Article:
- Audio CD (November 7, 2000)
- Number of Discs: 4
- Format: Box set
- Note on Boxed Sets: During shipping, discs in boxed sets occasionally become dislodged without damage. Please examine and play these discs. If you are not completely satisfied, we'll refund or replace your purchase.
- Label: Rhino
- ASIN: B00004ZDZC
- Average Customer Review: 6 customer reviews
- Amazon Best Sellers Rank: #393,079 in CDs & Vinyl (See Top 100 in CDs & Vinyl)
Rhapsodies in Black
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Not since historian David Levering Lewis's Portable Harlem Renaissance Reader has there been anything remotely as expansive as Rhapsodies in Black. This four-CD set comes with an elaborately designed 100-page booklet, with the CDs tucked into graphically cool sleeves that bring the Harlem Renaissance's visual advances to life. What comes to life in the recordings are the era's poetic, literary, and musical traditions. The renaissance, of course, wasn't contained in Harlem, with smaller African American arts and culture movements throughout the U.S., but Harlem was, to use the title of Alain Locke's 1925 collection, the "Mecca of the New Negro."
Rhapsodies reaches back to 1918 for Wilbur C. Sweatman's Original Jazz Band and their recording of "Indianola," and it gathers in poems and excerpts from stories and essays, read by such luminaries as Quincy Jones, Public Enemy's Chuck D, Branford Marsalis, and Angela Bassett. Musically, the collection focuses in some depth on early jazz and the first iteration of "urban blues." Bessie Smith's 1925 "St. Louis Blues," Duke Ellington's 1929 "Cotton Club Stomp" and 1926 "East St. Louis Toodle-Oo," Fats Waller's 1929 "Harlem Fuss" and "Smashing Thirds," Cab Calloway's 1931 "Minnie the Moocher," and Louis Armstrong's 1929 performance of Waller's "Ain't Misbehavin'" all stand out indelibly.
Along with the famous tunes are lots of underappreciated gems. Guitarist Lonnie Johnson's 1927 "Woke Up with Blues in My Fingers" is an awesome solo guitar showing. Also tremendous are early looks at future jazz giants Coleman Hawkins and Benny Carter, the former on Don Redman's "Wherever There's a Will, Baby" (from a 1929 McKinney's Cotton Pickers session) and the pair together on the Chocolate Dandies' 1930 "Dee Blues." The political core of the movement is alive here, too, with Claude McKay's "America" read by playwright August Wilson. Georgia Douglas Johnson's "I Want You to Die While You Love Me" and Helene Johnson's "Sonnet to a Negro in Harlem" (read by Bassett and Alfre Woodard, respectively) capture the poetic spirit from a woman's perspective, and Zora Neale Hurston's "Their Eyes Were Watching God" and "How It Feels to Be Colored Me" are read by Veronica Chambers and Debbie Allen. --Andrew Bartlett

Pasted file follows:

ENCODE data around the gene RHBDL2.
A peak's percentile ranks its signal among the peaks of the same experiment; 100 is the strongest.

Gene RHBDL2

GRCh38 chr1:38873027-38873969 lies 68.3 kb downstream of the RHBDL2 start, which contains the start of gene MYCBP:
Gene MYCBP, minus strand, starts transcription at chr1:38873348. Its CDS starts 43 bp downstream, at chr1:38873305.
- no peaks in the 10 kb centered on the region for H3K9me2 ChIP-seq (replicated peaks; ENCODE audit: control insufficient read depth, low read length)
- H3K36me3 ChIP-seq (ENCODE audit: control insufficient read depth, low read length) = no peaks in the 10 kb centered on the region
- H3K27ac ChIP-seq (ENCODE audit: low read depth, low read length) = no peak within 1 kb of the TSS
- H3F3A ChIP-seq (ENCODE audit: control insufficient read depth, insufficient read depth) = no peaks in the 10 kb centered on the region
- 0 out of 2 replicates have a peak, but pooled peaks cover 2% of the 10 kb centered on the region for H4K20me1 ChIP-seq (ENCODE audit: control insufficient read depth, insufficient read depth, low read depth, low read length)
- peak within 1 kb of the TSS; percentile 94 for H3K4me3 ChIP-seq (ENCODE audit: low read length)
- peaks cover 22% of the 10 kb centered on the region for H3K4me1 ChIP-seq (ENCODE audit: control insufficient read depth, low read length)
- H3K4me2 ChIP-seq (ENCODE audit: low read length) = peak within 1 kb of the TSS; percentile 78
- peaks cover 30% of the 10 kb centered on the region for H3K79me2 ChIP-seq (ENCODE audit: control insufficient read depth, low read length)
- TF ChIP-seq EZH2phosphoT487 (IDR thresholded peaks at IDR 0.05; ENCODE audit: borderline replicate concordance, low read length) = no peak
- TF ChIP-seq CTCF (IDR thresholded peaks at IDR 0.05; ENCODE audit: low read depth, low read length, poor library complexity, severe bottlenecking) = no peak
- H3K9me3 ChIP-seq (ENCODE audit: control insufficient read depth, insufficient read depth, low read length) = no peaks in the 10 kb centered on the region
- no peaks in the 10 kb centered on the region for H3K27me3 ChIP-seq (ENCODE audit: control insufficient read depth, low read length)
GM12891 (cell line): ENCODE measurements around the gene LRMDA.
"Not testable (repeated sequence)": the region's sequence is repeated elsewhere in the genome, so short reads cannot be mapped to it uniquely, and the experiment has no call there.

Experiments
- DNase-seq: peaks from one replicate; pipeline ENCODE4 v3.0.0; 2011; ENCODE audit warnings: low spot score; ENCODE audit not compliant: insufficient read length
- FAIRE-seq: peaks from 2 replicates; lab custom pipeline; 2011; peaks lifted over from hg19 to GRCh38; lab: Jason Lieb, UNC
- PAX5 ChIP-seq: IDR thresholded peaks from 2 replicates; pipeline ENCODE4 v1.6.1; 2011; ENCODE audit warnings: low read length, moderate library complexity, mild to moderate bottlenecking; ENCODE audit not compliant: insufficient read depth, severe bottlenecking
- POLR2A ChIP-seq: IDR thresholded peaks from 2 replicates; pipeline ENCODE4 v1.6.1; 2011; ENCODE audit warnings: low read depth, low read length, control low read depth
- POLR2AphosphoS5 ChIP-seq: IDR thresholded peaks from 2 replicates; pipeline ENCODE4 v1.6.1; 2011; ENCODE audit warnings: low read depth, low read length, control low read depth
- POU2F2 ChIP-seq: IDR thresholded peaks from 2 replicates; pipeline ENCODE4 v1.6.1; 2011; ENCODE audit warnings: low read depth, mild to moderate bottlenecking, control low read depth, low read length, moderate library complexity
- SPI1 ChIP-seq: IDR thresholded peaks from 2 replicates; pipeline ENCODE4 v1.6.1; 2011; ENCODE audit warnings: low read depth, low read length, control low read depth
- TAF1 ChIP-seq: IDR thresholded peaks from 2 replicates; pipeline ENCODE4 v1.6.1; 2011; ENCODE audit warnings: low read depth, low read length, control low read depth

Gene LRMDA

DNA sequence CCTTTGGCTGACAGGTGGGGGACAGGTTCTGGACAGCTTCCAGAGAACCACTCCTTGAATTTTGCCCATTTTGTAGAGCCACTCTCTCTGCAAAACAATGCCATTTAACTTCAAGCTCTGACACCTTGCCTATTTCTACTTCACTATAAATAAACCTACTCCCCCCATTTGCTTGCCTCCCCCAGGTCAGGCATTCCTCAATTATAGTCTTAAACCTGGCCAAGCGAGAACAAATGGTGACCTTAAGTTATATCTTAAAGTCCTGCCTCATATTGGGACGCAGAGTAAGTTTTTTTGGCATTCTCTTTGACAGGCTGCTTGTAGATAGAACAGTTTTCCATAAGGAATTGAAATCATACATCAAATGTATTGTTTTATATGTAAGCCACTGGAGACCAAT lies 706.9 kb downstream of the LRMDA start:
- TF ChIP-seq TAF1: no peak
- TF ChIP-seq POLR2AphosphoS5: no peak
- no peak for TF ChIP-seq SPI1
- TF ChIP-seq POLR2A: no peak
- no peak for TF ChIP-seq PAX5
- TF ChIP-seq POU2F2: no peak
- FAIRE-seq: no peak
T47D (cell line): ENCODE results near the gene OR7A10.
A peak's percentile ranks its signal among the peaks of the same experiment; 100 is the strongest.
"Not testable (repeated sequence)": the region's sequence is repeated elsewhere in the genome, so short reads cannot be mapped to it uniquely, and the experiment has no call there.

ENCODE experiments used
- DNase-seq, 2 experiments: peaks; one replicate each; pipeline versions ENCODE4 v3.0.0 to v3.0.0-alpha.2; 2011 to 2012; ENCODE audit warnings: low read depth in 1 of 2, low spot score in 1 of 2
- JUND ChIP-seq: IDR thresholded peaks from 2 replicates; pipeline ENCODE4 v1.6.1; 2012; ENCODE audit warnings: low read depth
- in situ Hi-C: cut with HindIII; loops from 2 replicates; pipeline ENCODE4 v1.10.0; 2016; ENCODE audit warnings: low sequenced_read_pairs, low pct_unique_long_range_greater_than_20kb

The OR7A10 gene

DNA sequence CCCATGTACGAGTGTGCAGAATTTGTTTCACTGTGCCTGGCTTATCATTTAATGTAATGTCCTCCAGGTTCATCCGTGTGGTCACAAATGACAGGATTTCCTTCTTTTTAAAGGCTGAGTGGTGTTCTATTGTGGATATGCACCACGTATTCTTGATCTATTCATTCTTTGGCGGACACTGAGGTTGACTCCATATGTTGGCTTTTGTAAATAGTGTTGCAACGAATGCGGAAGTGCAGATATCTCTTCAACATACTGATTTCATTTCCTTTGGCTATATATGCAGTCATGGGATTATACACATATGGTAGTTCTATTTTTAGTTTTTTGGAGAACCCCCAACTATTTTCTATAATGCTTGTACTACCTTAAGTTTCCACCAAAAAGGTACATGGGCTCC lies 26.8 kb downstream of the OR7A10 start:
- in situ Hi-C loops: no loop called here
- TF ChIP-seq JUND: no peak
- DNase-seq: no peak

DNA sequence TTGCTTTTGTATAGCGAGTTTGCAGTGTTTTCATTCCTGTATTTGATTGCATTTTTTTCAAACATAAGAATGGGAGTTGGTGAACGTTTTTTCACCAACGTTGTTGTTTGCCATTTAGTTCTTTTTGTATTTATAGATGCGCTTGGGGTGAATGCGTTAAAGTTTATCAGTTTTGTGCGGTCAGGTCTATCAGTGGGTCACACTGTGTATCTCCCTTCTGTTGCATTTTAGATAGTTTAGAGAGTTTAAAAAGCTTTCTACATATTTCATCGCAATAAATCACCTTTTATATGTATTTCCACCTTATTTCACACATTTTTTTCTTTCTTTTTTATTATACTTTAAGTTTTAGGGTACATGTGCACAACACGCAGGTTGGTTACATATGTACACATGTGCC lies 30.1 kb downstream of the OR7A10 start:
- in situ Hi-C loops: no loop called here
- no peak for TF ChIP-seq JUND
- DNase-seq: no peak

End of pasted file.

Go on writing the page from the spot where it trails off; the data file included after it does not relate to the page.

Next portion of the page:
Top customer reviews
This is a project that is so generous, so full, and so nicely focused that all one can do is read the booklet, and listen to the readings and the music in a sort of awed appreciation - for the greatness of it. Amos was painstakingly thoughtful and careful, and it shows at every turn. The essays are informative, thoughtful, and utterly absorbing. All the poetry and short story excerpts are included, too. So it's a field day for lovers of liner-notes and lyrics.
The music is thrilling. Much of it will be familiar, some less so. (Mastering Engineer Patrick Kraus weighs in, too, in a note regarding changes in sound quality over the years.) The pieces are arranged chronologically, and sensitively. Spoken word compliments music and song. This is something that requires a curatorial sensitivity that Amos clearly possesses. My only mild gripe is that I longed for several additional seconds of silence after each of the spoken-word pieces, before the music started. The power of the poems, for example, requires a little awed silence (the listener's) afterwards. Alfre Woodard's interpretation of Georgia Douglas Johnson's gorgeous, erotically triumphant poem "I Want to Die While You Love Me," deserves those seconds of silence. After Quincy Jones' interpretation of Langston Hughes' "The Negro Speaks of Rivers," you want some extra time, too.
Eartha Kitt interprets Cuban-born Marxist poet Nicolas Guillen's "Sensemaya - Chant for Killing a Snake" and it is spellbinding.
The terrific poems and short stories that are read in this compilation were for the most part recorded by Amos himself. He crisscrossed the country, LA and NY, at least a few times to do it - taping in an attic (Branford Marsalis) and in a variety of venues. The performances are fantastic.
These four CDs knocked me out. I've listened to them repeatedly, with no loss of enthusiasm. Buy this box set - a very good value considering the high quality of the book that comes with it - if you have an interest in the fabulous sound of the Harlem renaissance, and in an artful and wonderful project.
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